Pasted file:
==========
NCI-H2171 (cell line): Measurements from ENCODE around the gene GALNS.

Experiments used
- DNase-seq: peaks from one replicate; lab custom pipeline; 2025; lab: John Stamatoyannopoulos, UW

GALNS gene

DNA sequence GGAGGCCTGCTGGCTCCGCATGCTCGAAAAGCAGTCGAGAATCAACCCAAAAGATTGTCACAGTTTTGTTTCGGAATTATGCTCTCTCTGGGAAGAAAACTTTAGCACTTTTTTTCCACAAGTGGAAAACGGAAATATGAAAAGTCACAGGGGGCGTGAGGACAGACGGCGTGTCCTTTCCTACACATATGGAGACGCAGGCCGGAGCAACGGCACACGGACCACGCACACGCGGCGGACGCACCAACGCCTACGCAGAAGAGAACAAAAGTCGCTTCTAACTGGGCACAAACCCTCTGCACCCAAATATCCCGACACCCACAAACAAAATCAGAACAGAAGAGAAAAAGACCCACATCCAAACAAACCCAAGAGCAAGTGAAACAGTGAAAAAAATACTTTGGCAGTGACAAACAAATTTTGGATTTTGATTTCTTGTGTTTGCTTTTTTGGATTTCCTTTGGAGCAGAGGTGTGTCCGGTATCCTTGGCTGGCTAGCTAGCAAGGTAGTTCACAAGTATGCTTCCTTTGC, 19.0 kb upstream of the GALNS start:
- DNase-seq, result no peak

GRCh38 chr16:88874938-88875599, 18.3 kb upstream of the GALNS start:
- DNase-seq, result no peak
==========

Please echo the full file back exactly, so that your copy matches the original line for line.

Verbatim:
NCI-H2171 (cell line): Measurements from ENCODE around the gene GALNS.

Experiments used
- DNase-seq: peaks from one replicate; lab custom pipeline; 2025; lab: John Stamatoyannopoulos, UW

GALNS gene

DNA sequence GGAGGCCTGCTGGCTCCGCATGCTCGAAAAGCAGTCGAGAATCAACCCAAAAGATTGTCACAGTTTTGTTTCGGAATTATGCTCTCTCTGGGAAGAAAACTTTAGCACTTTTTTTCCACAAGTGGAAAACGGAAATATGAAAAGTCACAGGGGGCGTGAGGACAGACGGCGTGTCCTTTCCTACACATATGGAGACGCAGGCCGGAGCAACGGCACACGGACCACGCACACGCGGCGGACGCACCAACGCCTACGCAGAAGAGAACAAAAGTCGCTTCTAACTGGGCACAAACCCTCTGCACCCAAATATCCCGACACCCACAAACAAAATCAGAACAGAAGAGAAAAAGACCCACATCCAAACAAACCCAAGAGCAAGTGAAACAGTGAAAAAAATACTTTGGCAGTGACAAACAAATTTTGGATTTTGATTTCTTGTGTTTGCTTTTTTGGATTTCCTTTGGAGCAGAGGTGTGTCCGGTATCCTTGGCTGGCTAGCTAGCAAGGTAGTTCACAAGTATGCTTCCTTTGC, 19.0 kb upstream of the GALNS start:
- DNase-seq, result no peak

GRCh38 chr16:88874938-88875599, 18.3 kb upstream of the GALNS start:
- DNase-seq, result no peak